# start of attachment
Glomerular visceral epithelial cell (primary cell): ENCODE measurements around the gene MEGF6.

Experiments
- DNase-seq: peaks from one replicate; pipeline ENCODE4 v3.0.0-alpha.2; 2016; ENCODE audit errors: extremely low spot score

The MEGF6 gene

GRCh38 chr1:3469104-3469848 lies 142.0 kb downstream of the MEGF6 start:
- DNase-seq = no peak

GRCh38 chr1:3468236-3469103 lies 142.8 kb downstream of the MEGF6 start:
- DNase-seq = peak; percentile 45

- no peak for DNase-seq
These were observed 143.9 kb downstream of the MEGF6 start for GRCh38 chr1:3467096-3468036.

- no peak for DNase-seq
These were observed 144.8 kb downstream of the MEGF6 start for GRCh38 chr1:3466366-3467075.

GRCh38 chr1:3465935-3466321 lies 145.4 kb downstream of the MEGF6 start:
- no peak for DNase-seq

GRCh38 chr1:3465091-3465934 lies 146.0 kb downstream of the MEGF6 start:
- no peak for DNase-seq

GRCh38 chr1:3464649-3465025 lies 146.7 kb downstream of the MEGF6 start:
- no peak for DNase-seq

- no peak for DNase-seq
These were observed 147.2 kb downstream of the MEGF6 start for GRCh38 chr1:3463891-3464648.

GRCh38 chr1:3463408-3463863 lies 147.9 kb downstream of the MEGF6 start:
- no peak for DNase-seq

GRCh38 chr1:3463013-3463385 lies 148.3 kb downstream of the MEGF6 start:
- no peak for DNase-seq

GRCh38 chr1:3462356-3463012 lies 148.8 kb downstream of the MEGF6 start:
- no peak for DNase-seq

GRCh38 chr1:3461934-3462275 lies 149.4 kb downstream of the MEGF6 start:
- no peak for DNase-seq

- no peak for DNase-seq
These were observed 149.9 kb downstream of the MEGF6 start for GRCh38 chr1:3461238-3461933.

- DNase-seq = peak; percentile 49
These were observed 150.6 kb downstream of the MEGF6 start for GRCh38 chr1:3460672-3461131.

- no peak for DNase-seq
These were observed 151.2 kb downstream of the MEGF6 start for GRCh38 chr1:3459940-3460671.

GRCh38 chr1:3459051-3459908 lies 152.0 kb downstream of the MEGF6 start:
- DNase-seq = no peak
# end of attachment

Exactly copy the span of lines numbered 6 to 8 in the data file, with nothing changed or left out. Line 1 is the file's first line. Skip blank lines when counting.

- DNase-seq = no peak

GRCh38 chr1:3468236-3469103 lies 142.8 kb downstream of the MEGF6 start:
- DNase-seq = peak; percentile 45